If you’ve been to the store and browsed the Halloween aisles lately, you may have noticed some endcaps featuring stacks of teal, blue or purple pumpkin buckets for trick-or-treating. While an orange pumpkin seems like the classic choice, these other colors have designated meanings to tell people that the kids carrying them need a little extra consideration on Halloween.
Here’s the 411 on what each color signifies, how health conditions can affect children while trick-or-treating, and the simple steps you can take to help.
The deal with teal
Teal pumpkins are probably the most well-known of all the non-orange options. Parents began having their children carry teal pumpkin buckets to alert candy givers their child has a food allergy, and the grassroots movement took off from there. Today, it’s endorsed by the Food Allergy Research & Education (FARE) organization, and formally called the Teal Pumpkin Project.
If you see a little Power Ranger or princess heading to your house with a teal pumpkin pail, you’ll want to give him or her a treat that isn’t edible. Some options include stickers, spider rings, bubbles, pencils, mini erasers, or other goodies. Just make sure you keep any items that may be choking hazards away from the littlest ghouls.
Keep in mind that other children — like those on specialized diets for chronic health conditions or kids with feeding tubes — will also appreciate it if you have some non-food treats to choose from.
All about blue
Some parents of children with autism spectrum disorder have them carry blue pumpkin buckets to let those handing out candy know they may be nonverbal. The latest data from the Centers for Disease Control and Prevention (CDC) shows 1 in 54 children have autism, so chances are you’ll see a blue bucket or two on Halloween night.
“Be mindful that not all children are able to say, ‘Trick or treat!’ Some families will feel really bad when the person giving out candy is like, ‘What do you say?’ Then they have to explain that their child doesn’t talk,” said Lauren Papke, MS, CCC-SLP, leader of the Early Autism Intervention Program at Wolfson Children’s Rehabilitation Autism & Neurodevelopment Center.
Trick-or-treating is an unfamiliar routine. For children on the autism spectrum, it can take some practice to learn and maintain boundaries, like waiting for others to get candy or staying on the front porch instead of walking through an open front door.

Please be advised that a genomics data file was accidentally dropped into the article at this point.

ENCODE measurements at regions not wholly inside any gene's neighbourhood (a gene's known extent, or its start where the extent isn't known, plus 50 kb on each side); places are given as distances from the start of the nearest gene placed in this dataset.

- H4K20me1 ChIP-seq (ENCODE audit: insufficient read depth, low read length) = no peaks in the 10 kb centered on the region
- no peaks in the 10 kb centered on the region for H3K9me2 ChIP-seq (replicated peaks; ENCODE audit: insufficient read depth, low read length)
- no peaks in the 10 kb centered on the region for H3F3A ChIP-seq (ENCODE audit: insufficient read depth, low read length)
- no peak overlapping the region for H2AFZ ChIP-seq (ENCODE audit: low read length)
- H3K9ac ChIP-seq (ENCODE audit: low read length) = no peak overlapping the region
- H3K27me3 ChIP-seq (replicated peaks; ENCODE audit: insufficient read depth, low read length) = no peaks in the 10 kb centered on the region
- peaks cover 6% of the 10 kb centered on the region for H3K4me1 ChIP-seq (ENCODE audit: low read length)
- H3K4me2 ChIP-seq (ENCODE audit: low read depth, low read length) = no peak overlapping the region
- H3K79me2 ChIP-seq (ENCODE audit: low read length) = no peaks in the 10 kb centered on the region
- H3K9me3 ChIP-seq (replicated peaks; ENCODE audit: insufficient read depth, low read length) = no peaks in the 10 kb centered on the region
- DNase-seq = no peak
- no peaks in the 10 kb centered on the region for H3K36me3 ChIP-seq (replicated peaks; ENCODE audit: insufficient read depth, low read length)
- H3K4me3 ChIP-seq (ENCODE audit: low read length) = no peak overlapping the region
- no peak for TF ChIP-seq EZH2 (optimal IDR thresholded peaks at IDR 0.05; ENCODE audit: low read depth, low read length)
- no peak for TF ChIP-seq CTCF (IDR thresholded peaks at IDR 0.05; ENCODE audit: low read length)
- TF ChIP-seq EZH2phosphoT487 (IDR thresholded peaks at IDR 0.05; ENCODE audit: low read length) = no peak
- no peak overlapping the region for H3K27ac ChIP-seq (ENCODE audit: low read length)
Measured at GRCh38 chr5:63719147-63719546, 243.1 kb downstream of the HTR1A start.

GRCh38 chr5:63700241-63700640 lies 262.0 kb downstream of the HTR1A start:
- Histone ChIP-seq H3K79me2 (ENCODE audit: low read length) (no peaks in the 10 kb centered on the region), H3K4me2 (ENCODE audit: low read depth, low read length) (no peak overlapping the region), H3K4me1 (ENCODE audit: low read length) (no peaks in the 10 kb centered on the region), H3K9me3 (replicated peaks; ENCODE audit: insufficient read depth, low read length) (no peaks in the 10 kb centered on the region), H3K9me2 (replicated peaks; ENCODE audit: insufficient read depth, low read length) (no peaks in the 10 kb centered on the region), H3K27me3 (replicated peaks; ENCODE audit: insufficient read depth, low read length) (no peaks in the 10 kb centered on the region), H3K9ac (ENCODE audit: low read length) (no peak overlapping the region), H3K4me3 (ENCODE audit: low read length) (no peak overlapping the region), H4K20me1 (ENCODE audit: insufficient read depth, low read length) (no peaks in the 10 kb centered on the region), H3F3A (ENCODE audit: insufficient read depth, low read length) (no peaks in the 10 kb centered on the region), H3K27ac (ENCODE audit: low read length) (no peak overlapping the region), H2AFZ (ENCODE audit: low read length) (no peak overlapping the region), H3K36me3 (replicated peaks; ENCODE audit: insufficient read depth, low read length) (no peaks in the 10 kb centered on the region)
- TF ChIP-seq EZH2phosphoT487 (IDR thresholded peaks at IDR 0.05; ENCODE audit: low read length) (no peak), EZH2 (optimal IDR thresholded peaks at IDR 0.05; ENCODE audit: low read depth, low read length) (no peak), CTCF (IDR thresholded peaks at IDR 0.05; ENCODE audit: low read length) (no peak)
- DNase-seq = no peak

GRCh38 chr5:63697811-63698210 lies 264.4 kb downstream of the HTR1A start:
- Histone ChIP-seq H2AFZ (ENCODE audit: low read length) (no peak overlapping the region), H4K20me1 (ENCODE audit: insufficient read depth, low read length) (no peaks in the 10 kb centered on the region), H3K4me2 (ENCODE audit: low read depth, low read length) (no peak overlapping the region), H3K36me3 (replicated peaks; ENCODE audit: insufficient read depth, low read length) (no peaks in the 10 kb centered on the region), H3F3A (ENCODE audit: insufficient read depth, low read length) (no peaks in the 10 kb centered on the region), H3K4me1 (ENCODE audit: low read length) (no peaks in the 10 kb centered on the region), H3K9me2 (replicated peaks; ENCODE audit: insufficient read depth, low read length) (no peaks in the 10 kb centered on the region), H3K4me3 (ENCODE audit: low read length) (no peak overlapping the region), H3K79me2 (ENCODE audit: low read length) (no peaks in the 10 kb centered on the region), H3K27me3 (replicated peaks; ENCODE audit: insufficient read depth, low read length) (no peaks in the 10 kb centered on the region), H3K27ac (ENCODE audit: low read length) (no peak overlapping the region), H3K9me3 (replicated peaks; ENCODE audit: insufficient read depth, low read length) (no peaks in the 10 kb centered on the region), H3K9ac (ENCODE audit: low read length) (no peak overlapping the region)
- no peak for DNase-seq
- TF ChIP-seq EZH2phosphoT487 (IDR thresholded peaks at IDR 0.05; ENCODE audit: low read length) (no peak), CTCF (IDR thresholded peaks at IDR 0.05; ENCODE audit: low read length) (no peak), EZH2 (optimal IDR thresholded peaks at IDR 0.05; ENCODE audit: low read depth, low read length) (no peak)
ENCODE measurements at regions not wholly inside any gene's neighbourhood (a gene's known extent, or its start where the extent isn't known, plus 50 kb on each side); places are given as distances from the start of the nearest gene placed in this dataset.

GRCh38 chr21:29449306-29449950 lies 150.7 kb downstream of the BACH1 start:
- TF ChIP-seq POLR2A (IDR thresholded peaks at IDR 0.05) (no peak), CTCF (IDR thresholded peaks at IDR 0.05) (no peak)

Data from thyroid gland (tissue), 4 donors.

Papke said there are a few other things to remember when these trick-or-treaters come to your door if you want to make sure their experience is positive.
“Due to sensory aversions, some children may not feel comfortable wearing a costume, but that shouldn’t prevent them from getting candy,” said Papke. “Some children on the spectrum may look ‘too old’ to be trick-or-treating but developmentally, they still enjoy going door-to-door. A good rule of thumb is to just suspend judgment and, if you have someone coming to your door celebrating, give him or her candy.”
She added that not all parents want their child to be identified as having autism, and that’s OK too. If you apply her tips regardless of pumpkin color, trick-or-treaters are sure to enjoy stopping by your house.
The purpose of purple
The Epilepsy Foundation supports the Purple Pumpkin Project, which encourages children with epilepsy to carry purple trick-or-treat pails. That’s because the flashing and strobing lights on Halloween decorations can trigger seizures for some kids (this is called photosensitive epilepsy). Others may be on a special diet with sugar restrictions to treat their epilepsy, which can make candy a no-go, even on the holidays.
“If a child is carrying one of these buckets, I would consider temporarily stopping strobe lights or any flashing effects in your decorations,” said Fernando Galan, MD, board-certified pediatric neurologist and epileptologist with Wolfson Children’s Hospital and Nemours Children’s Health, Jacksonville.
Dr. Galan has one extra tip in case a purple-pumpkin-toting Ninja Turtle, witch or werewolf comes knocking.
“Additionally, I would recommend keeping a smaller stash of non-food items, like small toys or stickers, which can be given instead of candy for those who may have dietary restrictions.”